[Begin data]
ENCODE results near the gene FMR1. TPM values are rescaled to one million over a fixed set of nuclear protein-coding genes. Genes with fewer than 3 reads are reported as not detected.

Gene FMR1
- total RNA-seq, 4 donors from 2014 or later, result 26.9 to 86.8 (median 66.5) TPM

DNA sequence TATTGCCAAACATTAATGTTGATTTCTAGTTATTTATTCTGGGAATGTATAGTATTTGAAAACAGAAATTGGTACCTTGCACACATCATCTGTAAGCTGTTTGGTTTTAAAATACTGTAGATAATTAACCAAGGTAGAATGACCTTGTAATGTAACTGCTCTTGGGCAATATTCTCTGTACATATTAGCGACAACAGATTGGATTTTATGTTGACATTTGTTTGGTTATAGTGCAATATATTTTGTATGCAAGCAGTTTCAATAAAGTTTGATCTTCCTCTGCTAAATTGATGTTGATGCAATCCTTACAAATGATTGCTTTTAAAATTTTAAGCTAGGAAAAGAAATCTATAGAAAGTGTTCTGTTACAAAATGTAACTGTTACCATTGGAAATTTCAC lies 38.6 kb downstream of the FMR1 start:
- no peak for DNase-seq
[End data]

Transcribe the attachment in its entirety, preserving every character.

ENCODE results near the gene FMR1. TPM values are rescaled to one million over a fixed set of nuclear protein-coding genes. Genes with fewer than 3 reads are reported as not detected.

Gene FMR1
- total RNA-seq, 4 donors from 2014 or later, result 26.9 to 86.8 (median 66.5) TPM

DNA sequence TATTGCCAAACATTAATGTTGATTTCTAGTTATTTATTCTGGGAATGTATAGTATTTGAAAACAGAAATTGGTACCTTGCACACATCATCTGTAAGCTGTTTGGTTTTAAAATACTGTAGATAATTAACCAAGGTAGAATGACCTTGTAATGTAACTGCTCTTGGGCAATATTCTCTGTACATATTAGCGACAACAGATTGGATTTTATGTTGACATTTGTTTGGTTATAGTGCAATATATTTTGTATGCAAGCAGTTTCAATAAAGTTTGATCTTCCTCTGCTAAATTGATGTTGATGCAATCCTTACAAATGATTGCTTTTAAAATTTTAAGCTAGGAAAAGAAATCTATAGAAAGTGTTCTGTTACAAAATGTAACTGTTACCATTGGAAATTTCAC lies 38.6 kb downstream of the FMR1 start:
- no peak for DNase-seq